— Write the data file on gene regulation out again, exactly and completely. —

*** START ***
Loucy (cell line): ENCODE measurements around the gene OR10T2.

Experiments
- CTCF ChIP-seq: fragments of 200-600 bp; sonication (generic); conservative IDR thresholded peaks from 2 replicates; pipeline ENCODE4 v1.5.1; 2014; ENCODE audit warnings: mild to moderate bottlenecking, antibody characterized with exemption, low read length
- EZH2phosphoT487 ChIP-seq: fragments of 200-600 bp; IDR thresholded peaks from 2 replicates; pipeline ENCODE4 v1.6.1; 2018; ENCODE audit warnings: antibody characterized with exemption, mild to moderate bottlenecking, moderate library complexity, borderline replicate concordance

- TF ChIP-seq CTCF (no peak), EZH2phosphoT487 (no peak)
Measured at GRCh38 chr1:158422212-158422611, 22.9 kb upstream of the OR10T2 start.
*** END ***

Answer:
Loucy (cell line): ENCODE measurements around the gene OR10T2.

Experiments
- CTCF ChIP-seq: fragments of 200-600 bp; sonication (generic); conservative IDR thresholded peaks from 2 replicates; pipeline ENCODE4 v1.5.1; 2014; ENCODE audit warnings: mild to moderate bottlenecking, antibody characterized with exemption, low read length
- EZH2phosphoT487 ChIP-seq: fragments of 200-600 bp; IDR thresholded peaks from 2 replicates; pipeline ENCODE4 v1.6.1; 2018; ENCODE audit warnings: antibody characterized with exemption, mild to moderate bottlenecking, moderate library complexity, borderline replicate concordance

- TF ChIP-seq CTCF (no peak), EZH2phosphoT487 (no peak)
Measured at GRCh38 chr1:158422212-158422611, 22.9 kb upstream of the OR10T2 start.